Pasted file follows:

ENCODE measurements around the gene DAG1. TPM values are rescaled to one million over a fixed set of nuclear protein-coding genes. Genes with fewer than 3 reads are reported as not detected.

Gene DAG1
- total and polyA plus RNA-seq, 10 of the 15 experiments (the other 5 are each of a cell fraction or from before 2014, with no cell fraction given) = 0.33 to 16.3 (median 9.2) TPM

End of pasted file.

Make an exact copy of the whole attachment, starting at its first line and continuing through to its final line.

ENCODE measurements around the gene DAG1. TPM values are rescaled to one million over a fixed set of nuclear protein-coding genes. Genes with fewer than 3 reads are reported as not detected.

Gene DAG1
- total and polyA plus RNA-seq, 10 of the 15 experiments (the other 5 are each of a cell fraction or from before 2014, with no cell fraction given) = 0.33 to 16.3 (median 9.2) TPM